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Senior Profile: William Moon, BBA '08

4/22/2008 --

William Moon came to the University of Michigan for its strong liberal arts program, but was drawn to the Ross School's action-based learning.

ANN ARBOR, Mich.—Before applying to the Ross School of Business's BBA program at the University of Michigan, there was a distinct possibility that William Moon would have stayed at the University's College of Literature, Science, and the Arts until graduation. He loved the variety that the LS & A's courses offered, but he also felt like it was becoming too theoretical. Since Moon is forever in pursuit of a challenge and always had an interest in business and economics, he decided to apply to the Ross School's BBA program and was accepted.

"My counselors told me that in a liberal arts school, you can just stay in the stacks and read 200 pages a week and that's fine," says Moon, "but here [at the Ross School], you have to do group work and you work with other people. Plus, not only do you have to have quantitative skills, you have to have management skills, which is purely qualitative. So it was a challenge for me."

It’s a good thing for Ross that Moon decided to challenge himself. One of the most impressive members of his class, he is the James B. Angell Scholar as well as the David E.A. Carson Scholar. In addition, he is the recipient of the Jane and Chester R. Jones Merit Scholarship.

Beyond his substantial academic achievements, Moon has left his mark on the University, and the world, in a more tangible way. He recently published the first edition of the Michigan Journal of Business, an academic research publication that showcases the scholarly output of his undergraduate peers nationwide.

"I started publishing articles in academic journals and I loved that," says Moon. "And when I looked into business journals, there simply wasn't an undergraduate business journal. I thought it would be great if we were able to start this because none of the other top business schools were doing it."

Moon was searching for a challenge, and publishing the school’s own undergraduate-level business journal would prove to provide just that. Under the direction of BBA Director Scott Moore, he embarked on an extensive search for other passionate and outstanding BBA students to work on the journal staff while also launching a marketing campaign to solicit high-quality manuscripts from the United States, Canada, and the United Kingdom.

"It was like a start-up company; I had to work every moment, " says Moon. "But it also was a testament to the value of getting a Ross BBA. Running the journal literally required me to apply every class I took at the business school, from marketing to management. It also helped me reflect my blessings. Without the scholarship fund endowed by Mr. Thomas C. Jones, for example, I could not have had the time necessary to devote to the journal."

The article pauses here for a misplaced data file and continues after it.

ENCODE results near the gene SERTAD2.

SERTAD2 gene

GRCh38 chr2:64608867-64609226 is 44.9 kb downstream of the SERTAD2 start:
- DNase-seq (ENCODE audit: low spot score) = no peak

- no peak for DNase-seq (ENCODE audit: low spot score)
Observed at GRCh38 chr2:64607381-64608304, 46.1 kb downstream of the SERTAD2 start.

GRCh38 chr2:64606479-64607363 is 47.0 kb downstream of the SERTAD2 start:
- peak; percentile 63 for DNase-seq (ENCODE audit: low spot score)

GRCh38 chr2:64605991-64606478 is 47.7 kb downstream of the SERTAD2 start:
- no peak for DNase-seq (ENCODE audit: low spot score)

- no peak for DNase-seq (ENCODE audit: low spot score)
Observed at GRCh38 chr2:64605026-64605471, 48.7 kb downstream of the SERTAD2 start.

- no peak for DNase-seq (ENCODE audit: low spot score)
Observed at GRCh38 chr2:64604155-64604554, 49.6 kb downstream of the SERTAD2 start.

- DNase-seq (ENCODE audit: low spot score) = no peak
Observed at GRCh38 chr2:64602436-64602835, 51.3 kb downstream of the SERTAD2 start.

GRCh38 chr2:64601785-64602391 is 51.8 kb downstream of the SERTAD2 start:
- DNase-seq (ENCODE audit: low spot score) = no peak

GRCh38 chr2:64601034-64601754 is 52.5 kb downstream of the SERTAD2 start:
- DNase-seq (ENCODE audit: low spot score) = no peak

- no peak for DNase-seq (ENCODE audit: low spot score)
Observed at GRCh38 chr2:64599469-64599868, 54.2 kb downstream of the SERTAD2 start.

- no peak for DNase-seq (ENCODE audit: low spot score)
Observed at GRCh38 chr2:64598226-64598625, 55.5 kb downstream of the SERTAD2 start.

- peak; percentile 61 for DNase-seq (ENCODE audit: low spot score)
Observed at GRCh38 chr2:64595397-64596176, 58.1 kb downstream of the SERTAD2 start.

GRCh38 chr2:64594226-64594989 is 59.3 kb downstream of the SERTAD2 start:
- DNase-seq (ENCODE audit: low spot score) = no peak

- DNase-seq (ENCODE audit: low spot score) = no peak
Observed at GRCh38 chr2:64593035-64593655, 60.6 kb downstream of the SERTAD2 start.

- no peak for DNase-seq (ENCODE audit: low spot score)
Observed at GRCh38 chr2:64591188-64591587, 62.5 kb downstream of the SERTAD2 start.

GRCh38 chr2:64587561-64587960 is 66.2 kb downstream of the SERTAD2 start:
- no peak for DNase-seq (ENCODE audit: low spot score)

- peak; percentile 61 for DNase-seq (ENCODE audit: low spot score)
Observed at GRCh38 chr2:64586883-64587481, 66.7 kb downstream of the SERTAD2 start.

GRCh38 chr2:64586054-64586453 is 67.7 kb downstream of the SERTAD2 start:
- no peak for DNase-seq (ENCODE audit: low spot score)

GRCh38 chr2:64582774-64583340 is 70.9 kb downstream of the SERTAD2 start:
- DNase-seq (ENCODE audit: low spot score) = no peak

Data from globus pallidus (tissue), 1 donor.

With Ross faculty providing minor oversight, the staff read through articles submitted by undergraduate students from across the country and ultimately decided on four top submissions for the journal's first volume. The articles represent students from the University of Pennsylvania, Davidson College, Washington University, and Harvard University. The subjects of the articles cover a range of topics, including the determinants of New York City residential rental prices and counterfeit goods and their potential financing of terrorism.

Moon and his staff's efforts to publish the best business articles from undergraduates paid off. The Michigan Journal of Business is now distributed to over 200 university libraries across the world and will publish its second volume this spring. As the world’s first undergraduate business journal, it will also help solidify Ross as a leader in business education. Though Moon is graduating Phi Beta Kappa with the Class of 2008, the Journal will continue under a new editor-in-chief next year.

After graduation, Moon heads to Korea for a year with plans to co-author a scholarly book with Professor Kim Kyong-Dong, a world-renown sociologist, for a project tentatively entitled, "The Dissenters of the Miracle: Counter-hegemonic Discourse on Korea’s Economic Development." He plans to go to law school afterwards. Even though he aspires to be a legal academic one day, he says he will use the education he received at the Ross School throughout his life.

"My first love is academics, but business skills are very practical throughout life," says Moon. "Now, when I think about things, [the business mentality] is just ingrained in me. It just happens."

For more information, contact:
Bernie DeGroat, (734) 936-1015 or 647-1847,